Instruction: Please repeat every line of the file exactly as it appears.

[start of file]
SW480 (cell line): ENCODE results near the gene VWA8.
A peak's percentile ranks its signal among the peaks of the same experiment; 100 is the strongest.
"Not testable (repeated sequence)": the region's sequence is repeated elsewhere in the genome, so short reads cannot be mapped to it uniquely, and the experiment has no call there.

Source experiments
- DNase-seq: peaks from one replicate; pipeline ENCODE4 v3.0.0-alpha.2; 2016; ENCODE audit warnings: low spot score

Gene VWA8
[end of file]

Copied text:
SW480 (cell line): ENCODE results near the gene VWA8.
A peak's percentile ranks its signal among the peaks of the same experiment; 100 is the strongest.
"Not testable (repeated sequence)": the region's sequence is repeated elsewhere in the genome, so short reads cannot be mapped to it uniquely, and the experiment has no call there.

Source experiments
- DNase-seq: peaks from one replicate; pipeline ENCODE4 v3.0.0-alpha.2; 2016; ENCODE audit warnings: low spot score

Gene VWA8